A Woman to Know: Romaine Brooks
|Julia Carpenter||Sep 12, 2016|
I grasped every occasion no matter how small, to assert my independence of views. — Romaine
(image via Archives of American Art)
Romaine Brooks painted portraits in gray. But not just any portraits -- throughout the 1920s in Paris, France, Romaine painted women, mostly scandalously adrogynous depictions. She painted women in tuxedos, women in suits, unknown women reclining nude on couches or high-society dressed in top hats and ties.
But Romaine had a hard time selling her work. People were shocked by her somber style and queer subjects. One portrait sitter complained, "You haven't beautified me." Romaine replied, "I have ennobled you." She ignored the fashionable painting trends of the time, shunned inclusion in the artistic circles and retreated into a hermit's life, experimenting with odd drawings, producing few works and living off a family inheritance.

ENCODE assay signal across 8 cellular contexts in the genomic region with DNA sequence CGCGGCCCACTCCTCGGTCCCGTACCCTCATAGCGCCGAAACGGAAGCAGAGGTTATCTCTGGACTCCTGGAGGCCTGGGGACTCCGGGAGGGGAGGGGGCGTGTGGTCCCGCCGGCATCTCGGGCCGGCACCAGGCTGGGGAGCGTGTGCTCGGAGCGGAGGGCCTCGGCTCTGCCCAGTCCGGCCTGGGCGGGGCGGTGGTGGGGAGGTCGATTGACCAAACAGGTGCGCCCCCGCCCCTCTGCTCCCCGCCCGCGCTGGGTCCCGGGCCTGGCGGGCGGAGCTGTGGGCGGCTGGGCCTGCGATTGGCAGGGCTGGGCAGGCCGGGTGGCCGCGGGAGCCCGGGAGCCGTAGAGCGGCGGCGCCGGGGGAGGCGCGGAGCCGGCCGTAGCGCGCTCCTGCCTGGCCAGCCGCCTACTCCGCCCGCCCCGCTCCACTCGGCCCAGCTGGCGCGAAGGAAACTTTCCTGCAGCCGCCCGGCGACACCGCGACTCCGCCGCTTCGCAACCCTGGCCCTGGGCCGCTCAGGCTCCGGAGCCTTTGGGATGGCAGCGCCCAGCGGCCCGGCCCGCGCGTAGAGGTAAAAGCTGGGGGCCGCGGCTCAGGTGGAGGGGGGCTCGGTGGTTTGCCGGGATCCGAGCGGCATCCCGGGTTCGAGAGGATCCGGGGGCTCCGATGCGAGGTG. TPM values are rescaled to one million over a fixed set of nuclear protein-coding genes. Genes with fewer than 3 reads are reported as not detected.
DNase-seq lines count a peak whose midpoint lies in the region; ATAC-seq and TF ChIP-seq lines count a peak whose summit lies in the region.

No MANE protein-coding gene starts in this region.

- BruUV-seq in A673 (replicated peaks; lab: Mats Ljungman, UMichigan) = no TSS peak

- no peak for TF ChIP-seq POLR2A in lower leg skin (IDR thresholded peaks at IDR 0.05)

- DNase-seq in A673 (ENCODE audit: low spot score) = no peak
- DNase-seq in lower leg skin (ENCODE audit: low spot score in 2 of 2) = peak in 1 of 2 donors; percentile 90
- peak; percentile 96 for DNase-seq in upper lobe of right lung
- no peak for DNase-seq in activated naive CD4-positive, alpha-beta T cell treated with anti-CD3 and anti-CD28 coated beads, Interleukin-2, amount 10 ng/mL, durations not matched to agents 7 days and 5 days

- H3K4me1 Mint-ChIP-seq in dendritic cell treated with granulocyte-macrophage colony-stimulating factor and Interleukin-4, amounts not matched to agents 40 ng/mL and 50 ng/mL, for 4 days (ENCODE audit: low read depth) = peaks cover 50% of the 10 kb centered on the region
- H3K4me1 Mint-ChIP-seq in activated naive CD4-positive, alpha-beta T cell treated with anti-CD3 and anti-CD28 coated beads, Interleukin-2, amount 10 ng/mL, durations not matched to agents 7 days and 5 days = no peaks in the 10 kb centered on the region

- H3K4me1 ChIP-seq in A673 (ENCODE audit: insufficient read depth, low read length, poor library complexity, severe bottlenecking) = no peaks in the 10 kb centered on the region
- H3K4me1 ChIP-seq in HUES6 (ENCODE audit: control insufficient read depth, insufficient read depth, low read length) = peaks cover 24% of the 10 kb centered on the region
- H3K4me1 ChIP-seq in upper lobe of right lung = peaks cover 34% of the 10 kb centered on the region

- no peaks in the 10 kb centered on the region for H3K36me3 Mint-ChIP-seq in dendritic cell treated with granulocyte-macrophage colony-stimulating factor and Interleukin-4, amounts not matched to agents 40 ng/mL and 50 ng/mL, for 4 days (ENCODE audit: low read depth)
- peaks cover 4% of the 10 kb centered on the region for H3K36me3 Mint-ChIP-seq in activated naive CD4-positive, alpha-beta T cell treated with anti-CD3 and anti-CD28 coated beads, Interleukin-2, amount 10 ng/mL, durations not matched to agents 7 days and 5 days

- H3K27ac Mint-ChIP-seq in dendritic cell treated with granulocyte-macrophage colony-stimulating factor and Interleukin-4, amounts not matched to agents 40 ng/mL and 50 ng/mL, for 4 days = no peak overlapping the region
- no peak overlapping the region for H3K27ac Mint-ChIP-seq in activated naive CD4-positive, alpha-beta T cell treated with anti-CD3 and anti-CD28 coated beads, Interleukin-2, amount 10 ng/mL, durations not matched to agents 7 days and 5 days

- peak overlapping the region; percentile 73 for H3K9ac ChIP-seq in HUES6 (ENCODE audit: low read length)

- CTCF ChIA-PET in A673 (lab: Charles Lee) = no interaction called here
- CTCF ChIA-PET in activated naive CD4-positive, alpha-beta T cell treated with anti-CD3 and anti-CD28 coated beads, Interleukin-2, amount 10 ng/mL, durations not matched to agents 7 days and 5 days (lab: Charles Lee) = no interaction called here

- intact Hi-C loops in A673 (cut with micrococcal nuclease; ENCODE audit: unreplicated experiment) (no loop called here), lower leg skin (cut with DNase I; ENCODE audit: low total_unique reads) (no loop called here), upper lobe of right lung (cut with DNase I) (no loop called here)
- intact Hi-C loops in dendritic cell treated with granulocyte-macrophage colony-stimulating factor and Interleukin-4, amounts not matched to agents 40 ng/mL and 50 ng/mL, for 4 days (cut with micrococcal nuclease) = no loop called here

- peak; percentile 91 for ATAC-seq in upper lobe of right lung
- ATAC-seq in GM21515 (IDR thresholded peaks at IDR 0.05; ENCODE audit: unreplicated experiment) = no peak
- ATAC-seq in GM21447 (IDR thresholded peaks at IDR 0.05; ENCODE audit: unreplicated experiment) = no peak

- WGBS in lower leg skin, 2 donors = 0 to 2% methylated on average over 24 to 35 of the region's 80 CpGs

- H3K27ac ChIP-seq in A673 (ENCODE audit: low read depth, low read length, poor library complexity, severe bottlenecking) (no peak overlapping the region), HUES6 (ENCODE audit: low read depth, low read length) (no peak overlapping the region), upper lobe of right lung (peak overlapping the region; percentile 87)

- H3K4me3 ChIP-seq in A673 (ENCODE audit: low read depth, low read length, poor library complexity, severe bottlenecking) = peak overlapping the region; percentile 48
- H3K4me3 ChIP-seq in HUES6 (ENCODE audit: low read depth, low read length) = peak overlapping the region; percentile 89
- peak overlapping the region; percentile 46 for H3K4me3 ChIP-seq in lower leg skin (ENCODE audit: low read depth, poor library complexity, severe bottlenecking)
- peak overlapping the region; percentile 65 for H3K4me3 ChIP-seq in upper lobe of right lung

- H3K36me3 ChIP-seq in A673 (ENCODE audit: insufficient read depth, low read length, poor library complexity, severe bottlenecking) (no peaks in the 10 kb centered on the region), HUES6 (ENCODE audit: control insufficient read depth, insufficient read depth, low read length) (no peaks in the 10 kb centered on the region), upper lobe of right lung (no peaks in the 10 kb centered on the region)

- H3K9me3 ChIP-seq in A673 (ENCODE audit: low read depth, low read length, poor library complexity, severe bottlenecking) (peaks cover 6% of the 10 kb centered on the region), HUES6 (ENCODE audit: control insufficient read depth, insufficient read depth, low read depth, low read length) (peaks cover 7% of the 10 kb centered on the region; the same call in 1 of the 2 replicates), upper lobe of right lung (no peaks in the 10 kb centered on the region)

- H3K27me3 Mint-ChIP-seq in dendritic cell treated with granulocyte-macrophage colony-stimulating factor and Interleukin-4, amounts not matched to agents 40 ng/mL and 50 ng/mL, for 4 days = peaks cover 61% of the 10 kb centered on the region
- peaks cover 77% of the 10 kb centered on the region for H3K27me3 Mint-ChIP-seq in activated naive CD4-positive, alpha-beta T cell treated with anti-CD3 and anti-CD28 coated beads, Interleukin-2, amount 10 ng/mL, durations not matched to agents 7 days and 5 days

She died in 1970, just as an international renaissance in gender scholarship was leading many women to rediscover her work. Today, her paintings are collected and praised as a "who's who" of LGBTQ women of the era.
Add to your library list:
Between Me and Life: A Biography of Romaine Brooks (Meryle Secrest)
Romaine Brooks: A Life (Cassandra Langer)
Amazons in the Drawing Room: The Art of Romaine Brooks (Whitney Chadwick)
The world is finally ready to understand Romaine Brooks (The Smithsonian)
Romaine Brooks: Amazons and Artists (San Francisco Chronicle)
Romaine Brooks painted her circle of friends, but were they portraits? (The Washington Post)
The Romaine Brooks Papers (Archives of American Art)
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